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M. Adeli, M. Shekari, S. H. Seyedein, M. R. Aboutalebi,
Volume 7, Issue 2 (Spring 2010 2010)

Combustion synthesis is a special thermophysico-chemical process applied for production of intermetallic compounds. In the present work, a reaction–diffusion numerical model was developed to analyze the combustion synthesis of aluminide intermetallics by self-propagating high-temperature synthesis process. In order to verify the reliability of the numerical model, an experimental setup was designed and used to perform the combustion synthesis of nickel and titanium aluminides. The developed model was further used to determine the temperature history of a powder mixture compact during self-propagating high-temperature synthesis. The effect of compact relative density on combustion temperature and wave propagation velocity was also studied.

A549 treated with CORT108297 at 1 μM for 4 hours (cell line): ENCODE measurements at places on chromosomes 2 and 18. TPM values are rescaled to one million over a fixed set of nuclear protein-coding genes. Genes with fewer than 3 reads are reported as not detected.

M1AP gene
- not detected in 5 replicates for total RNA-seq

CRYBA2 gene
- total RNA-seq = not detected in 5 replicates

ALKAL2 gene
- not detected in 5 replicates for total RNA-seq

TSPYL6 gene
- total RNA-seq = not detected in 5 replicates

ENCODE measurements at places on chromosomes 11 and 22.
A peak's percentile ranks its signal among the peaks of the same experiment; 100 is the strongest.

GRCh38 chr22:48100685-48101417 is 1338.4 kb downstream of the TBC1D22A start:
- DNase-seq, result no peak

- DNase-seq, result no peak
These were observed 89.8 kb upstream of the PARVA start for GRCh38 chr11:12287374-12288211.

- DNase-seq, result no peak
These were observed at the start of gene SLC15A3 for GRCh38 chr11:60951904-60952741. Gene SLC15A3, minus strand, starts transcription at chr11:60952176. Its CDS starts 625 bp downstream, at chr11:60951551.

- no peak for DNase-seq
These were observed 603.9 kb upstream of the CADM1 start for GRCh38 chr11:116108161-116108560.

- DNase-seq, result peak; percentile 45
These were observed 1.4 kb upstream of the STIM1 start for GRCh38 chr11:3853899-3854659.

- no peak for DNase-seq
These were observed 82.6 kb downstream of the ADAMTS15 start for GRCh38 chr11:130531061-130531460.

M. Sheikhshab Bafghi, M. Karimi, M. Adeli,
Volume 10, Issue 4 (december 2013)

In the present study, reduction of zinc oxide from the pellets made of steelmaking electric arc furnace dust has been investigated. Effects of such parameters as the type of carbon material (graphite, coke and charcoal) as well as time and temperature on the reduction reaction have been examined. The reduced (dimensionless) time method was applied to perform a kinetic analysis of the system. Experimental results showed that increasing the temperature in the range of 925-1150°C results in a remarkable increase in the reduction rate. It was also shown that the reduction process is controlled by chemical reaction. Meaningful difference in the activation energy values calculated for reduction with graphite (24.75 kcal/mol), coke (18.13 kcal/mol) and charcoal (11.52 kcal/mol) indicate the predominant role of chemical reaction (carbon gasification) in the overall reaction rate and its rate-controlling mechanism. Carbothermal reduction of pelletized EAF dust proved to be an efficient reduction method, so that above 90% reduction was achieved in about one hour at temperatures around 1100°C.

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